So many pearls of wisdom in that answer, there's a lot to unpack, I want to ask you about one aspect of it that really stands out to me, because it's been sort of a through line and a lot of my ad tech work, which is, you mentioned that, you know, the beginning of the pandemic, there was a lot of innovation happening specifically because some of the classic regulations or processes were sort of thrown to the wind in the chaos of the pandemic, and that spirit, a lot of innovation. And you know, when I hear you listing all of the incredibly important aspects of you know, digital strategy and cybersecurity and data policy, it always makes me feel like you know, there's sort of two different mindsets that could be taken. There's a sort of security mindset where the first thing you're thinking about is ensuring student privacy is ensuring data privacy is avoiding, you know, ransomware attacks. And then there's the sort of throw caution to the wind, Hey, I just found an amazing tool. My students are gonna love it. Let's try it kind of, you know, mode that obviously can be very dangerous from the data privacy standpoint, but can be very sort of exciting and innovative and fast moving and agile from a learning standpoint or an engagement standpoint, and I'd love to hear you talk about sort of the how these two mindsets sort of interact, because I think sometimes from within the EdTech world, you hear things like, wow, we're gonna have this data on our students, which means we can make it interoperable with other systems or we can personalize their education or we can do you make adaptive systems to tailor everything to each student. And then from the other side, it's well, schools and parents and administrators, of course, don't want the data to sort of be flowing freely from place to place or indifferent in the wrong servers. I'd love to hear you sort of talk because I know you've been on both sides of this world, about you know how these two ways of seeing the world sort of can come together.

Al Kingsley:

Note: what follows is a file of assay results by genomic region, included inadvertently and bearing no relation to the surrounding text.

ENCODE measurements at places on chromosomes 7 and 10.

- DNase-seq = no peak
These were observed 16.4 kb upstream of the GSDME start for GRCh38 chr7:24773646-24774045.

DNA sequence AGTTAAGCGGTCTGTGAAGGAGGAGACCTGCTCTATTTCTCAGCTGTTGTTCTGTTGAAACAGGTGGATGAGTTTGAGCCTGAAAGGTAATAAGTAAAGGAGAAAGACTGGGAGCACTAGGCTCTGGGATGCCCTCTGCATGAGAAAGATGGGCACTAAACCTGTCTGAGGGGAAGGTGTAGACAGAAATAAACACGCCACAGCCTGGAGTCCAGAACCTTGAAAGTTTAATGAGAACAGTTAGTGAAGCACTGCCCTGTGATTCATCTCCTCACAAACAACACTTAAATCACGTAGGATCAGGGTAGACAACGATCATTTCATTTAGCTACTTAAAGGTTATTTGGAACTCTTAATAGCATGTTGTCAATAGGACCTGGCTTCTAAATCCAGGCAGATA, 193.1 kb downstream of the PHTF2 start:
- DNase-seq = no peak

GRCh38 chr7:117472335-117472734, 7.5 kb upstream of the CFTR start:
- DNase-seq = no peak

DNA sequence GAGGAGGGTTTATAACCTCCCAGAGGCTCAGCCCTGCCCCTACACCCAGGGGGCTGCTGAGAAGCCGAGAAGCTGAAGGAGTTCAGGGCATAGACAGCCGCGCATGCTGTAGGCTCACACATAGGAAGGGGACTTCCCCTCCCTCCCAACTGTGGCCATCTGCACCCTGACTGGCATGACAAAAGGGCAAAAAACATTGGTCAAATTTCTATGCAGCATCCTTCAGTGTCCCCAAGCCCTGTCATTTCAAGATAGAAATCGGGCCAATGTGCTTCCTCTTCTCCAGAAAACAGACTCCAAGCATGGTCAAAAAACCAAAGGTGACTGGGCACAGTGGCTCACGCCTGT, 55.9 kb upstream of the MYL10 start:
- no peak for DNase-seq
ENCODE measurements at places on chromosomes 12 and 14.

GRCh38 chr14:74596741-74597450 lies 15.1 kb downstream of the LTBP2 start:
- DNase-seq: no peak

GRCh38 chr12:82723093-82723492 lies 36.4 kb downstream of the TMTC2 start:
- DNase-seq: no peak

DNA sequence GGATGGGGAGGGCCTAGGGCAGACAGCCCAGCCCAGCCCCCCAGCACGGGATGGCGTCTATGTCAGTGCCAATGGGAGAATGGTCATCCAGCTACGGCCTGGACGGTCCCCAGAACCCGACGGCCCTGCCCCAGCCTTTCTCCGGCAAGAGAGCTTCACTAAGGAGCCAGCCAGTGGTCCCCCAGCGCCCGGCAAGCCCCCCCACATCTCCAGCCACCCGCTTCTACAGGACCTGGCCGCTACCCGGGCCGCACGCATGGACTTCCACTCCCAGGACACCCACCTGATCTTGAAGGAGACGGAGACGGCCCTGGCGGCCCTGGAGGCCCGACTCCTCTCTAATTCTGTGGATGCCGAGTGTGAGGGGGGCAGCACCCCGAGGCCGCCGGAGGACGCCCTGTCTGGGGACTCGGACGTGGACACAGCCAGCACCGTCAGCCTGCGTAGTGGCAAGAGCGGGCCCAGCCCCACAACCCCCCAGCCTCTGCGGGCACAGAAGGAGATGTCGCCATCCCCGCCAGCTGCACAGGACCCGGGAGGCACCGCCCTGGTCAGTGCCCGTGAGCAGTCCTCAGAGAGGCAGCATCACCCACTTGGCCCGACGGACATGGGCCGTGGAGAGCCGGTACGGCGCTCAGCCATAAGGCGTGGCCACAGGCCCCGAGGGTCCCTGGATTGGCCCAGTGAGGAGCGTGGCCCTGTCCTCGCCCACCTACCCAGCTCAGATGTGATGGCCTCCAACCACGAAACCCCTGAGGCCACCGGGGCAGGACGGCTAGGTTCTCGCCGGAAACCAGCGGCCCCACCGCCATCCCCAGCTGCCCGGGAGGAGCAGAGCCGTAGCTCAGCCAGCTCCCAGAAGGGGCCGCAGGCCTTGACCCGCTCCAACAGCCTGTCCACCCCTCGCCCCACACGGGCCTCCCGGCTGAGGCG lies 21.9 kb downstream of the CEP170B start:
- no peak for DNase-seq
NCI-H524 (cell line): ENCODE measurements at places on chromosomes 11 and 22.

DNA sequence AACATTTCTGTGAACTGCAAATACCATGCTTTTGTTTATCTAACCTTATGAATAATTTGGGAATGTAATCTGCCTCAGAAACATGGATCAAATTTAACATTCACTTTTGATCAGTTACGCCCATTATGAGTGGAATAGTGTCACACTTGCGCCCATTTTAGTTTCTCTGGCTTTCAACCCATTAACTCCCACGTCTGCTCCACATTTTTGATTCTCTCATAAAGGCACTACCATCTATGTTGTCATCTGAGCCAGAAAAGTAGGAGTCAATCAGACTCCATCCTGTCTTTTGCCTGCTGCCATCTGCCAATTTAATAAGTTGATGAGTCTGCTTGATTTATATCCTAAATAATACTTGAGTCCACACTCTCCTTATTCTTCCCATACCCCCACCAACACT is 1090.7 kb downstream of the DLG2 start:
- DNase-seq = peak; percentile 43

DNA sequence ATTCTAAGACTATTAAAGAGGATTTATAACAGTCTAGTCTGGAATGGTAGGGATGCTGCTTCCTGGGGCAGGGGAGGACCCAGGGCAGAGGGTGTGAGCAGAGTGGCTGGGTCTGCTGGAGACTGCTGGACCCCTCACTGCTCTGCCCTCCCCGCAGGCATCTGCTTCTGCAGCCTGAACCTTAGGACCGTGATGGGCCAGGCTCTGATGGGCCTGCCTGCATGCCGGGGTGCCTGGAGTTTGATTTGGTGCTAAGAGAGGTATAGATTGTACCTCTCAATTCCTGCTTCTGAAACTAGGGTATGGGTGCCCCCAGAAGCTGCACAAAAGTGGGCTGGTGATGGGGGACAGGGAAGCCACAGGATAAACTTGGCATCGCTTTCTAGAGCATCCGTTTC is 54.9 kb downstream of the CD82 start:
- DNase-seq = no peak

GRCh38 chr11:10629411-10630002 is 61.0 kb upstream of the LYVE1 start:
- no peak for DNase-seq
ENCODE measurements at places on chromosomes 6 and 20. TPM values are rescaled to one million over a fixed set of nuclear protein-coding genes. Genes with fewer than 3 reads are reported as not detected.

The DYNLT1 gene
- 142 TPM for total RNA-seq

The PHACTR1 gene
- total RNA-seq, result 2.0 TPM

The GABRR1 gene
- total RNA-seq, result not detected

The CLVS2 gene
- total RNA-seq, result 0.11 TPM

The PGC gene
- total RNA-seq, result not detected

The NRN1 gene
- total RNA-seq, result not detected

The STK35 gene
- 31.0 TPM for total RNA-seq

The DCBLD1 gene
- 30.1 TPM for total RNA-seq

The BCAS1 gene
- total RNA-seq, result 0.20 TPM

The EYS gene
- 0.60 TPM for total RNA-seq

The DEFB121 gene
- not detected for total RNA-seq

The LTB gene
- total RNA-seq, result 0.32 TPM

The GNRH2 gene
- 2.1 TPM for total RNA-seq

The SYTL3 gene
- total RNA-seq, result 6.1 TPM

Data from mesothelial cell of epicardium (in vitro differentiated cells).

I think like all things, there's always a ying and yang, but I think it's really helpful because let's start with a really simple fact. Why would we assume that somebody's selecting the next software solution we're going to use in our classroom will both be an expert from a pedagogy perspective, and from a technology perspective. Now, we often use kind of research that's well shaped for educators things like TPAC, Koehler, and Mishra where we kind of recognize that a teacher has got their pedagogical knowledge and they've got their content knowledge of their subject, they come together, and technology sits as the third circle of the Venn diagram. We can't be experts at everything. So when I talk to schools about building a digital strategy, and to be fair, I Magpie lots of resources. I've seen some great resources in the US in Ohio, Pickerington School District, Brian Seymour has done some great work there that I know he's shared it is the but we start with that kind of sense of if we're going to evaluate, we start the very beginning of we're looking for a new tool that's going to help us do something in the classroom, as the best practice is to separate the two streams between curriculum and technology. So the curriculum side, the educator can say, Does this tool I'm looking for what's my checklist? does it align with my current curriculum? Have I done any kind of review of the features and functionality that's within it? How about check that we don't already have another tool that sort of does the same thing? And maybe there's some savings to be had here? And do we actually have a clear understanding of its instructional purpose? What are we hoping to achieve? And while they're doing that there's somebody else from a technology point of view pulling their hat on saying, Are we happy this is going to work effectively with the devices that we have within our school now and in the future? And will it work on our current infrastructure? Or is it going to create additional load or capacity? It's a challenge, have we reflected on its data privacy policy and how it's being processed? And maybe just to save a bit of repetition? Is it going to roster with our existing student data systems, whether it's through clever or classlink, or whatever it might be? And you kind of follow those two through and then you say, Okay, well, if you're both happy, now's a good time where you can actually evaluate the product, you've checked off those two lists. Now you can start looking and saying, well have a group have you got together and actually now looked at this in detail as the vendor coming in and giving you a presentation? Have you tested it out? In your setting in your classroom? Not just for five minutes on a tradeshow booth? But have you actually used it? And did you actually pilot it and have you sat down and review the outcomes for the pilot, were there any clear evidence that impacted in the way that you anticipated? And then if you're happy, you can go and speak to purchasing decisions about buying something. But what you've done is you've got to perspectives that it's going to be functional and scalable in your environment, that it's fit for the purpose it was intended. And you've also signposted no surprises for your technical team, because they now know that this is a solution that they were part of the process for, and is going to be adopted. Because one thing we also find in schools, and the lesson learned is we buy better curriculum software, we install it, a week later, an educator playing with it has a problem. And they assume if they are in tech support, they are an expert on any and every application used in the school. And in many cases, they've never even heard of the product, but we're expected to answer and provide tech questions. So building that together also forces that closer alignment with how we actually manage and therefore get the most out of our edtech. That idea